JOURNAL ARTICLE

Dysregulation of claudin-5 in HIV-induced interstitial pneumonitis and lung vascular injury. Protective role of peroxisome proliferator-activated receptor-γ

Hong Li, Sangya Singh, Raghava Potula, Yuri Persidsky, Georgette D Kanmogne
American Journal of Respiratory and Critical Care Medicine 2014 July 1, 190 (1): 85-97
22345580

RATIONALE: HIV-1-induced interstitial pneumonitis (IP) is a serious complication of HIV-1 infection, characterized by inflammation and cellular infiltration in lungs, often leading to respiratory failure and death. The barrier function of the pulmonary endothelium is caused in part by tight junction (TJ) proteins, such as claudin-5. Peroxisome proliferator-activated receptor (PPAR)-γ is expressed in lung tissues and regulates inflammation. We hypothesize that HIV-1 induces vascular lung injury, and HIV-1-mediated damage of the pulmonary endothelium and IP is associated with dysregulation of PPAR-γ.

OBJECTIVES: Investigate the effects of HIV-1 infection on the pulmonary microvasculature and the modulatory effects of the PPAR-γ ligands.

METHODS: Using human lung tissues, we demonstrated down-regulation of claudin-5 (marker of pulmonary barrier integrity), down-regulation of PPAR-γ transcription, and expression in lung tissues of HIV-1-infected humans with IP.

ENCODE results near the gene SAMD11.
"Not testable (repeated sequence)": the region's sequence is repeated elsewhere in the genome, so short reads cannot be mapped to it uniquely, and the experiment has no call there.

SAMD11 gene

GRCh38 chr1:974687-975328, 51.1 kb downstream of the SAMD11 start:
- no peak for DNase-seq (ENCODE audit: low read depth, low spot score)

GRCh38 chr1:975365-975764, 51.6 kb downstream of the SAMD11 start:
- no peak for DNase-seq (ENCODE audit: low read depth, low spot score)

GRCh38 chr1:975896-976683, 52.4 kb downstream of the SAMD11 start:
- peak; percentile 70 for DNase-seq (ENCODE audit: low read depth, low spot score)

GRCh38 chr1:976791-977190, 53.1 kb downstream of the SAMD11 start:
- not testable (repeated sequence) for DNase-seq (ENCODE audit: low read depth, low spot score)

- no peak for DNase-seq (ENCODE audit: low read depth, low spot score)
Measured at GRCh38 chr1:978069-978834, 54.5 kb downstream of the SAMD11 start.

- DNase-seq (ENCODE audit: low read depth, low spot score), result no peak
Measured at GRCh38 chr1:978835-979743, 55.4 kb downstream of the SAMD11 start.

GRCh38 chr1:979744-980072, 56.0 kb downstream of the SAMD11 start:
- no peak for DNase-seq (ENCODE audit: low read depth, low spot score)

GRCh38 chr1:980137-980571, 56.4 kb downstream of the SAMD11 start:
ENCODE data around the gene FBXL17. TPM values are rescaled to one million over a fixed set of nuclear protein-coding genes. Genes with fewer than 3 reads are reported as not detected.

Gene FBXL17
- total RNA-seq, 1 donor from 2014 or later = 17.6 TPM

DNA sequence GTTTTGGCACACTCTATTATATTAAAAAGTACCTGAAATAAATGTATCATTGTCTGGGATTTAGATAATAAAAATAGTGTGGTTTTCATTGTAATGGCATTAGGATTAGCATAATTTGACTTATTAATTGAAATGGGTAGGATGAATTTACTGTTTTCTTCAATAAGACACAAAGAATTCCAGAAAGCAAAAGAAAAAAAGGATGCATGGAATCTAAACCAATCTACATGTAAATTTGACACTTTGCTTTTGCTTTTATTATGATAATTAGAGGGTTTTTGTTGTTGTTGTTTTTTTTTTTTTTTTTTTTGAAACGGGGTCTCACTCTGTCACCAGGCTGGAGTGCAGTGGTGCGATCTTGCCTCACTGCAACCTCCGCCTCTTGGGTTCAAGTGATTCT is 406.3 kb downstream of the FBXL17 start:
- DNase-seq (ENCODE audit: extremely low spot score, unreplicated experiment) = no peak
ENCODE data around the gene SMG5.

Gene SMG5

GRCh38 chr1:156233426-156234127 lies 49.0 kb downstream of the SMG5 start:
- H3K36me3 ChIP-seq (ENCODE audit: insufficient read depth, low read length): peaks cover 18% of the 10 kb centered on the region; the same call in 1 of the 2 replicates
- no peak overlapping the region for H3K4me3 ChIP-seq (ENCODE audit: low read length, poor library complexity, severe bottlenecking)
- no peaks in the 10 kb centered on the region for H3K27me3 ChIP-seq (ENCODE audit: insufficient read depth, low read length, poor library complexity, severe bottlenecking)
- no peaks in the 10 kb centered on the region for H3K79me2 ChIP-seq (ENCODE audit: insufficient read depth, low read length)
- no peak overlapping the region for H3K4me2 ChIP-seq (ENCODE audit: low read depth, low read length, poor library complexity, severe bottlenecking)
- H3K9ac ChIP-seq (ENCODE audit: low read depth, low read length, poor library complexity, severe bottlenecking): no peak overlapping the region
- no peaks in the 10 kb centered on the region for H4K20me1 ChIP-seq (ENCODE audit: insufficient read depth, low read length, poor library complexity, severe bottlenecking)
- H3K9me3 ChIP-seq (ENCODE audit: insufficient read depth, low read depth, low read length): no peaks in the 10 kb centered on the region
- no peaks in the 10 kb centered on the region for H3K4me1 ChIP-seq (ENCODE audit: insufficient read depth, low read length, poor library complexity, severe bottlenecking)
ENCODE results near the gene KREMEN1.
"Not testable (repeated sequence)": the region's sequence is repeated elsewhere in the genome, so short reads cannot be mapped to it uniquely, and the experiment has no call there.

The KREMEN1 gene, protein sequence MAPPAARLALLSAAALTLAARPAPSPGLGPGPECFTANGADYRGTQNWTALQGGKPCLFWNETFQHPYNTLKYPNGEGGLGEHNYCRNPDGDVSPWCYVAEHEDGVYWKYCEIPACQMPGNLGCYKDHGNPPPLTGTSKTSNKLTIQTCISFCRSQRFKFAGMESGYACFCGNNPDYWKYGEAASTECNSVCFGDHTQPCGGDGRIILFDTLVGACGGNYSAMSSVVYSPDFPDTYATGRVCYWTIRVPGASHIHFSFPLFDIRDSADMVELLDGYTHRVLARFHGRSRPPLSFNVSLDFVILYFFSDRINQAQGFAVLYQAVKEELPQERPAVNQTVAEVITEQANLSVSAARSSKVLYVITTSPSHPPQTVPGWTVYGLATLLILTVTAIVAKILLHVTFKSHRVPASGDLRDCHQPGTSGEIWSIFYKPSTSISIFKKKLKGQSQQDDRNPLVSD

MEASUREMENTS AND MAIN RESULTS: Human lung microvascular endothelial cells expressed the TJ proteins claudin-5, ZO-1, and ZO-2; HIV-1 decreased TJ proteins expression and induced nuclear factor-κB promoter activity, which was reversed by PPAR-γ agonist. Using two murine HIV/AIDS models, we demonstrated decreased claudin-5 expression and increased macrophage infiltration in the lungs of HIV-1-infected animals. Activation of PPAR-γ prevented HIV-1-induced claudin-5 down-regulation and significantly reduced viremia and pulmonary macrophage infiltration.

CONCLUSIONS: HIV-induced IP is associated with injury to the lung vascular endothelium, with decreased TJ and PPAR-γ expression, and increased pulmonary macrophage infiltration. PPAR-γ ligands abrogated these effects. Thus, regulation of PPAR-γ can be a therapeutic approach against HIV-1-induced vascular damage and IP in infected humans. Removal of Expression of Concern: Issues leading to the previous expression of concern for this article have been resolved after further revisions and editorial review. No further concerns exist.

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